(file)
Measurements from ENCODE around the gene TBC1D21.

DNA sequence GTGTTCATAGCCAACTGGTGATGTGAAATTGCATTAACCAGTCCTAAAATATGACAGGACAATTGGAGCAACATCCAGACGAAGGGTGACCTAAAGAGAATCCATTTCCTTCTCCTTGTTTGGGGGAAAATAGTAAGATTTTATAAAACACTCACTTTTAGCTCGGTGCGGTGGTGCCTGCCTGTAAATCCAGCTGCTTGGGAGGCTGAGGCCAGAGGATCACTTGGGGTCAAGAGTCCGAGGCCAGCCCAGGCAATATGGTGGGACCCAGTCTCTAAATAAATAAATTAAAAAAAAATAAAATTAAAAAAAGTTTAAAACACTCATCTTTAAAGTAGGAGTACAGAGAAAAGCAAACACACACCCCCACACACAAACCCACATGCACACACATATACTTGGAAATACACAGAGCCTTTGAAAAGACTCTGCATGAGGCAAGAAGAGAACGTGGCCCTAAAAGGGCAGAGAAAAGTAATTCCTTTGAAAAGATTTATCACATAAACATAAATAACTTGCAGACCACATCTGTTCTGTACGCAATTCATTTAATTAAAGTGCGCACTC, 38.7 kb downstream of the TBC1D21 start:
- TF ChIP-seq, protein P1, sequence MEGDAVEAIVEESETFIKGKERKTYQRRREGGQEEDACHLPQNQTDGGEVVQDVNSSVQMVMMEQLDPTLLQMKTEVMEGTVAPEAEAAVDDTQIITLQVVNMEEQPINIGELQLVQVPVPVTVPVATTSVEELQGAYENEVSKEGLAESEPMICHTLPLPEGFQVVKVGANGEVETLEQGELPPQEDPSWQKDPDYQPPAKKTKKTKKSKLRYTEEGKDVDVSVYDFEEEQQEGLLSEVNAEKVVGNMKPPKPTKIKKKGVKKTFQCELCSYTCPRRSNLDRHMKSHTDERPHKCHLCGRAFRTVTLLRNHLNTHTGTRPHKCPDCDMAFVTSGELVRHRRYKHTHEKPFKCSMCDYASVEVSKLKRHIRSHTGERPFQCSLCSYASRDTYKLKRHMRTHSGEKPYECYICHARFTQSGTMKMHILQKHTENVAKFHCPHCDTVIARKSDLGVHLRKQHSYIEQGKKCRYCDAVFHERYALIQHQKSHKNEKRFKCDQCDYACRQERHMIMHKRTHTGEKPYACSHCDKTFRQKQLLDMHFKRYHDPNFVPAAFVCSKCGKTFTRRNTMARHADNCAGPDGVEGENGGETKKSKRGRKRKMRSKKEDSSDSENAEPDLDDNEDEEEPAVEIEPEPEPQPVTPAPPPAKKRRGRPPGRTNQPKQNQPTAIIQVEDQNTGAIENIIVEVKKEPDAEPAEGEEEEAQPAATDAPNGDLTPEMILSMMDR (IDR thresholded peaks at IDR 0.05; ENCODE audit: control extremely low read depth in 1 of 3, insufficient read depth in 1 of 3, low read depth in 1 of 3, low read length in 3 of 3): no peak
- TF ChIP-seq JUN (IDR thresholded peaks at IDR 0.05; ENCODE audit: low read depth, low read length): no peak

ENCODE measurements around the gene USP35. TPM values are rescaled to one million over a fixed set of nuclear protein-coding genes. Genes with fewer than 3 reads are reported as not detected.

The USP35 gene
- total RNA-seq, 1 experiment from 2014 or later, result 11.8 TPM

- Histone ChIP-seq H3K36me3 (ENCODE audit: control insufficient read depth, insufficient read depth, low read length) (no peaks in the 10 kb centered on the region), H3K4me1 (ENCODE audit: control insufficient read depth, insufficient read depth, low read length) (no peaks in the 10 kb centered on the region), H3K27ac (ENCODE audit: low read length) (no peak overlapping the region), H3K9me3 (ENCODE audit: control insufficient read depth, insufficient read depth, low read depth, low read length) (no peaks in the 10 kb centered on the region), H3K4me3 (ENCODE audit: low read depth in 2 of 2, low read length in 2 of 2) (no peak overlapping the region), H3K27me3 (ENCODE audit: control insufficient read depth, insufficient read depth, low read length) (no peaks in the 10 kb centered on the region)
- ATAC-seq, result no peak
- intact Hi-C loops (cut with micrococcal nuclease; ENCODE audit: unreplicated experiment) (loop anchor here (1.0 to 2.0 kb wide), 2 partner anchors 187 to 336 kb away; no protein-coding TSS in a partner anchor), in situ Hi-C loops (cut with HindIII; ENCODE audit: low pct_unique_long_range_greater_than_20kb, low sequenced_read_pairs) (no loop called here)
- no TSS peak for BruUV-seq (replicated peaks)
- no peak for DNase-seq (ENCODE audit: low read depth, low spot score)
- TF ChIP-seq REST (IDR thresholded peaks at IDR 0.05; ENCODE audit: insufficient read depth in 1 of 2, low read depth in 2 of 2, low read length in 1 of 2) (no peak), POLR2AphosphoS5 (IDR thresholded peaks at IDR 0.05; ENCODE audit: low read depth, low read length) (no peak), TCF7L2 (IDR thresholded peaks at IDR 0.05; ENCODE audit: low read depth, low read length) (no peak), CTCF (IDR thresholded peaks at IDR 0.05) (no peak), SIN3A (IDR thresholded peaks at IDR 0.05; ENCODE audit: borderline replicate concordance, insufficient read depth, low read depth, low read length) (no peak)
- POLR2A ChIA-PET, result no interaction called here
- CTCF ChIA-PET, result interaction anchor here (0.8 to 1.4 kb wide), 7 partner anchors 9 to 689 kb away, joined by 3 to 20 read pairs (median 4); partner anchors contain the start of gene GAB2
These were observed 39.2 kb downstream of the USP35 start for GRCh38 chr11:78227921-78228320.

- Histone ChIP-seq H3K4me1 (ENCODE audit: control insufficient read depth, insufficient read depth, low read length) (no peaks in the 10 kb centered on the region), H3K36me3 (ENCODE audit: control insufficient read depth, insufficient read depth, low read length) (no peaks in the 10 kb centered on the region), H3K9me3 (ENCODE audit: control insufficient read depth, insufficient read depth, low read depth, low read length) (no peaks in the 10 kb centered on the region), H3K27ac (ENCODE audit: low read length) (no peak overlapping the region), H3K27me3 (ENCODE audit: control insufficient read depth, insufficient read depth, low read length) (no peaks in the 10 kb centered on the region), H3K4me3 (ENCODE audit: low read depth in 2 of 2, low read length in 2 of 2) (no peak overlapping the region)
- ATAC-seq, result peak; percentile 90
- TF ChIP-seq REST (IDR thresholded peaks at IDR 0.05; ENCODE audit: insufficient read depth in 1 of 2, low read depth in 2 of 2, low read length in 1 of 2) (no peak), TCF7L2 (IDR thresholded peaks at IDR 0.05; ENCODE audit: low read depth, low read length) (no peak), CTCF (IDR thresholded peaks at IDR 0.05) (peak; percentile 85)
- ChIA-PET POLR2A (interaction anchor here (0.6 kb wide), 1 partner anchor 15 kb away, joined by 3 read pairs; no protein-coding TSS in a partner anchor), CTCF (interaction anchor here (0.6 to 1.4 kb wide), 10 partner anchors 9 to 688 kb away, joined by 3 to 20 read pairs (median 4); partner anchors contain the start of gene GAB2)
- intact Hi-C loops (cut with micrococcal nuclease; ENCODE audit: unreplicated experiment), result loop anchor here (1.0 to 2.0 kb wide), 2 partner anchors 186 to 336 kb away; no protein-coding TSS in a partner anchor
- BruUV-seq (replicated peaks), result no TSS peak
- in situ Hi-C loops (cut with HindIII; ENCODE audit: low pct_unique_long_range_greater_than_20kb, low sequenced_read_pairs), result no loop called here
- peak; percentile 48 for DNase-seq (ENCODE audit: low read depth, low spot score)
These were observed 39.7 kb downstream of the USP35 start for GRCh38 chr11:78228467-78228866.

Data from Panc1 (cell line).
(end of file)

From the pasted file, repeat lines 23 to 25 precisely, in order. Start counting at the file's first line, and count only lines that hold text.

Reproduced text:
- in situ Hi-C loops (cut with HindIII; ENCODE audit: low pct_unique_long_range_greater_than_20kb, low sequenced_read_pairs), result no loop called here
- peak; percentile 48 for DNase-seq (ENCODE audit: low read depth, low spot score)
These were observed 39.7 kb downstream of the USP35 start for GRCh38 chr11:78228467-78228866.